Pubdate: Wed, 11 Aug 2004
Source: Redding Record Searchlight (CA)
Copyright: 2004 Record Searchlight - The E.W. Scripps Co.


In early 1999, state officials spun a tale involving a drug-abusing 
physician whose greed and contempt for the law led him to run a pill mill 
that created thousands of addicts and left a trail of dead bodies. They 
charged him with multiple counts of murder and set his bail at $15 million.

Five years later, a jury acquitted the doctor of even misdemeanor fraud 
charges. As for the deaths, the original murder charges were reduced to 
involuntary manslaughter, delayed for years, then dismissed in 2003. State 
prosecutors say medicine has evolved and the practices that made Dr. Frank 
Fisher a menace to society then would not be worth bringing before a jury 

The utter collapse of the state's case against Fisher and Stephen and 
Madeline Miller, former owners of the Shasta Pharmacy, shows the hazards of 
trying to answer medical questions in the criminal courts.

OxyContin -- the opiate painkiller at the heart of the case -- is both 
highly effective and powerfully addictive. It has given patients relief 
from chronic crippling pain but also spawned crime waves fed in part by 
patients who resell their prescription pills. Where is the divide between 
aggressive pain treatment and reckless dispensing of addictive drugs?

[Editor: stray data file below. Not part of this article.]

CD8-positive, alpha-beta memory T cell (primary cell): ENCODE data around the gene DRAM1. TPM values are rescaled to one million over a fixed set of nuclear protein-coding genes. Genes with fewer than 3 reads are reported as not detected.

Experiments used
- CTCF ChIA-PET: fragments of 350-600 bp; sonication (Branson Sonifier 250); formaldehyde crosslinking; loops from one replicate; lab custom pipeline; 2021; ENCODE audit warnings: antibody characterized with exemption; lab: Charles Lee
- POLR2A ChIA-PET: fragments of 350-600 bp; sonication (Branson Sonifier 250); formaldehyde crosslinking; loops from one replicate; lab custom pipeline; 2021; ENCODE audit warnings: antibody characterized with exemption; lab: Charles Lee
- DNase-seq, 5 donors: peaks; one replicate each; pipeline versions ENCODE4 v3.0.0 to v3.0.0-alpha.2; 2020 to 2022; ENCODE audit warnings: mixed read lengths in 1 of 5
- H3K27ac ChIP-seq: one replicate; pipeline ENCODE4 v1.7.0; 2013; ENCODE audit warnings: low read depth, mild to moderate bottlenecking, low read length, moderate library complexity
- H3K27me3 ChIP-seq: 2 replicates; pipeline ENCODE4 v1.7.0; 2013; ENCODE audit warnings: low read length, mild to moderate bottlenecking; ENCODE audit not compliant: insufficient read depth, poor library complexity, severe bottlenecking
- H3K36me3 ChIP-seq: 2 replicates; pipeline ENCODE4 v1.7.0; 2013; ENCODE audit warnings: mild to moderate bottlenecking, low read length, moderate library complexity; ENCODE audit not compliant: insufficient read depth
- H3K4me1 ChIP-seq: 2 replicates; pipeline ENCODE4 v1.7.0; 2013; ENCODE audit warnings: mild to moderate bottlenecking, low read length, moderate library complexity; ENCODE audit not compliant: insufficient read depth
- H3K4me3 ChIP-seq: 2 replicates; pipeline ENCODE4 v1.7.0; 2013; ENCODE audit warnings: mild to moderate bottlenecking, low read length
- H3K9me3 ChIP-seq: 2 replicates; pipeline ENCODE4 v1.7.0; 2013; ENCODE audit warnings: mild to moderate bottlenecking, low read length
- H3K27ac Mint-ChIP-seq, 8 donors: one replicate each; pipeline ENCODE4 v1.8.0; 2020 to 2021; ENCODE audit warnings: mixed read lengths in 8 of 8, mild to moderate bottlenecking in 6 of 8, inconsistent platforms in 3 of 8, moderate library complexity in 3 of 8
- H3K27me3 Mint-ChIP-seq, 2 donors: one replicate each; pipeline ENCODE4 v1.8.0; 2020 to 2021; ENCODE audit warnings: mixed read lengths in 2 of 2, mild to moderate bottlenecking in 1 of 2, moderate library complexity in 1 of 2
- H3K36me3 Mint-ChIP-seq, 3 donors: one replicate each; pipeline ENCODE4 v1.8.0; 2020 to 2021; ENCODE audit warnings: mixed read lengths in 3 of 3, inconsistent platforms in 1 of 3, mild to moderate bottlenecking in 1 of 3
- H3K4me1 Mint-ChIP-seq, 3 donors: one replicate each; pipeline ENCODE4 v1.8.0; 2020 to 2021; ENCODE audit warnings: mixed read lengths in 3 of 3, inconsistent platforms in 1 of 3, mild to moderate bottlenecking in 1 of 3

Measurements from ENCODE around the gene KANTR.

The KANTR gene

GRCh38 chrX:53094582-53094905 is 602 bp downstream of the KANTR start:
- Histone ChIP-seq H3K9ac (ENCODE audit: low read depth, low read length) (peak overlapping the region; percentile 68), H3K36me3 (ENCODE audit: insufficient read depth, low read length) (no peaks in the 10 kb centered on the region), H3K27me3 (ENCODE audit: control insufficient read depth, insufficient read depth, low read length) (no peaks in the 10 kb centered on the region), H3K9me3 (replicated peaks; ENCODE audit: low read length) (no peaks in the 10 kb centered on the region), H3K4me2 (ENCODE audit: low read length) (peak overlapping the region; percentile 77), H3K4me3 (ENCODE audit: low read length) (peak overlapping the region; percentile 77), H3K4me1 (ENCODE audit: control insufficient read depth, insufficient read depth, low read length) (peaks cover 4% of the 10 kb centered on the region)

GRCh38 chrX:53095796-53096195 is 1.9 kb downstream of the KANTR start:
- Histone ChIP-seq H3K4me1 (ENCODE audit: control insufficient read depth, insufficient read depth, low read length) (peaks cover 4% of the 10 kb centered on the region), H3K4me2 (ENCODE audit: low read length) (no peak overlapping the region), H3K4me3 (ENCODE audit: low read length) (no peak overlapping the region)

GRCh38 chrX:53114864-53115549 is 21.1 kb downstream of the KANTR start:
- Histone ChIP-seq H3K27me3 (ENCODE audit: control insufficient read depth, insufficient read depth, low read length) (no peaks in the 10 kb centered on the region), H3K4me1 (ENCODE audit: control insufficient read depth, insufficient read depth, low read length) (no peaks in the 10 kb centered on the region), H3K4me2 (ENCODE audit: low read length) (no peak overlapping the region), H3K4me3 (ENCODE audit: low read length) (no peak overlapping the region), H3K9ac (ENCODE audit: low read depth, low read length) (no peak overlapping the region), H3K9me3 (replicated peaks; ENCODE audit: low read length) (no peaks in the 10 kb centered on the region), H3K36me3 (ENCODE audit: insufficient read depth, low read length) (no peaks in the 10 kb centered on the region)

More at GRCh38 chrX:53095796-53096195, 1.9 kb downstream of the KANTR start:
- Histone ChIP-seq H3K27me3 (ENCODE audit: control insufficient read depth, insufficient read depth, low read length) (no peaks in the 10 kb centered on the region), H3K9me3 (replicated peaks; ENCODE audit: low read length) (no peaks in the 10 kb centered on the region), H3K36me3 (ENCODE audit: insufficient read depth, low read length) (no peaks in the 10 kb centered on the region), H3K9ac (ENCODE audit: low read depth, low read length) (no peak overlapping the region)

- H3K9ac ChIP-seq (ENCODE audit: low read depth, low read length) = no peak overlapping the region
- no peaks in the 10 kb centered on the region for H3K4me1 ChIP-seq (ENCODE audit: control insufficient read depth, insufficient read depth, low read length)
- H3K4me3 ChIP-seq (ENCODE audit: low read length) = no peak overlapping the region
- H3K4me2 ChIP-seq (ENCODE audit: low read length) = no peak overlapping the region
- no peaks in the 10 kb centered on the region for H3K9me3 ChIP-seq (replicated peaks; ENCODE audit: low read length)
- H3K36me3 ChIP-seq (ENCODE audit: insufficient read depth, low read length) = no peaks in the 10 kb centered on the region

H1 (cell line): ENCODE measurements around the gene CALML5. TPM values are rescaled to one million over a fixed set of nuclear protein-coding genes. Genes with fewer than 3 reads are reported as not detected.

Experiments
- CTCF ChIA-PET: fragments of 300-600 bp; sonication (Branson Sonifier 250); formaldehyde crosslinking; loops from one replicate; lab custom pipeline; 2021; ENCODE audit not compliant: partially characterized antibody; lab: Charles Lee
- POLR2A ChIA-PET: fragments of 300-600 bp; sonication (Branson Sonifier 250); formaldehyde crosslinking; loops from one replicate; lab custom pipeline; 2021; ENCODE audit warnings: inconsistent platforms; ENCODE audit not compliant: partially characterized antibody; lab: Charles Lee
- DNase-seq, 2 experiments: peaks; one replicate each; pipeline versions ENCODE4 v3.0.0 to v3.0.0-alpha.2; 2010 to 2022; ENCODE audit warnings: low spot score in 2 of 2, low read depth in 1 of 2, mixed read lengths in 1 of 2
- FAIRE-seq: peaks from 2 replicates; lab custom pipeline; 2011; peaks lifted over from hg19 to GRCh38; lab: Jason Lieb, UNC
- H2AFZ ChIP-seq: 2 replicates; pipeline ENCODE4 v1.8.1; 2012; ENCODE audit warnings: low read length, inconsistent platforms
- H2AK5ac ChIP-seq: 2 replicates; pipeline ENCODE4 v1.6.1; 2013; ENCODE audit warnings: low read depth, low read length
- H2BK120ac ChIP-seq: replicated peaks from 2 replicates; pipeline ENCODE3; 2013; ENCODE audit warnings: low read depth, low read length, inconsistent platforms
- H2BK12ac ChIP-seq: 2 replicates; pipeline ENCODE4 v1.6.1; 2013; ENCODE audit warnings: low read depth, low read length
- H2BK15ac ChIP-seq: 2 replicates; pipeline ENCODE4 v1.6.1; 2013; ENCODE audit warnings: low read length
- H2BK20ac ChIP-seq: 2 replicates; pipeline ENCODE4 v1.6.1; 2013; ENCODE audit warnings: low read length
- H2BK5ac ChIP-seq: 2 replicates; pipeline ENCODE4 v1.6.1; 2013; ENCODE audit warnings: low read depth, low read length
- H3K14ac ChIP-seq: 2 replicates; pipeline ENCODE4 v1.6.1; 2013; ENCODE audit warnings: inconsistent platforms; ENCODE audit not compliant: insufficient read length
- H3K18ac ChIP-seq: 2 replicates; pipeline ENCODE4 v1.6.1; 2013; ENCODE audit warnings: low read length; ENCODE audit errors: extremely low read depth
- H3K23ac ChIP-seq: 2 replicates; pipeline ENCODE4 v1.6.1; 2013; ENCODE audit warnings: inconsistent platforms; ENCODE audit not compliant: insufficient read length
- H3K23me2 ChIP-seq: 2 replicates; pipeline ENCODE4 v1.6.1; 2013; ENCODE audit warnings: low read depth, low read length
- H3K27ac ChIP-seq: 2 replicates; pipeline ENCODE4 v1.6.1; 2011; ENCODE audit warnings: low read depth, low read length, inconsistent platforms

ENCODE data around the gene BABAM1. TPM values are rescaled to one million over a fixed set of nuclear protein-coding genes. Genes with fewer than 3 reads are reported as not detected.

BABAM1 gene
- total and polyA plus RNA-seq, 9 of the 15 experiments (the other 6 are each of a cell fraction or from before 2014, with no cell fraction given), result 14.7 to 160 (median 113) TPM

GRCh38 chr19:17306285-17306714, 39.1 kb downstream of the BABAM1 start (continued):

To the state, it originally seemed obvious that Fisher and the Millers were 
far over the line. In 1998, Fisher prescribed and Shasta Pharmacy dispensed 
huge quantities of oxycodone, the generic name for OxyContin. Shasta 
Pharmacy was by far the state's largest retail distributor of the drug, 
largely because of Fisher's prescriptions. And, of course, people had died.

But OxyContin had come on the market in 1996, and its use was quickly 
spreading. Today its manufacturer, Purdue Pharma, sells about $1.2 billion 
worth a year. Fisher may simply have been ahead of the curve in his 
practice, which should not be a crime.

It would be too easy to say that the police should never intrude on the 
doctor-patient relationship. Physicians are not saints. Criminals abuse the 
system. Vast sums of taxpayer money are spent on Medicare and Medi-Cal, and 
the government must pursue suspected fraud.

Still, there are clear signs of a system out of balance. The Association of 
American Physicians and Surgeons recommends that doctors avoid using 
opiates in pain management because the risk of prosecution is too steep.

That fear is entirely justified. Doctors around the country are serving 
long prison terms after being prosecuted on charges related to 
overprescribing painkillers. Fisher and the Millers have lost their homes, 
livelihoods and reputations, but having their freedom leaves them better 
off than some.

Prosecution of suspected wrongdoers is not a problem -- it is law 
enforcement's job -- but a climate of paranoia that prevents legitimate 
pain patients from receiving treatment only causes needless suffering. The 
system must guard against abuse, but our medical standards should be set by 
doctors and patients, not cops and robbers.
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MAP posted-by: Keith Brilhart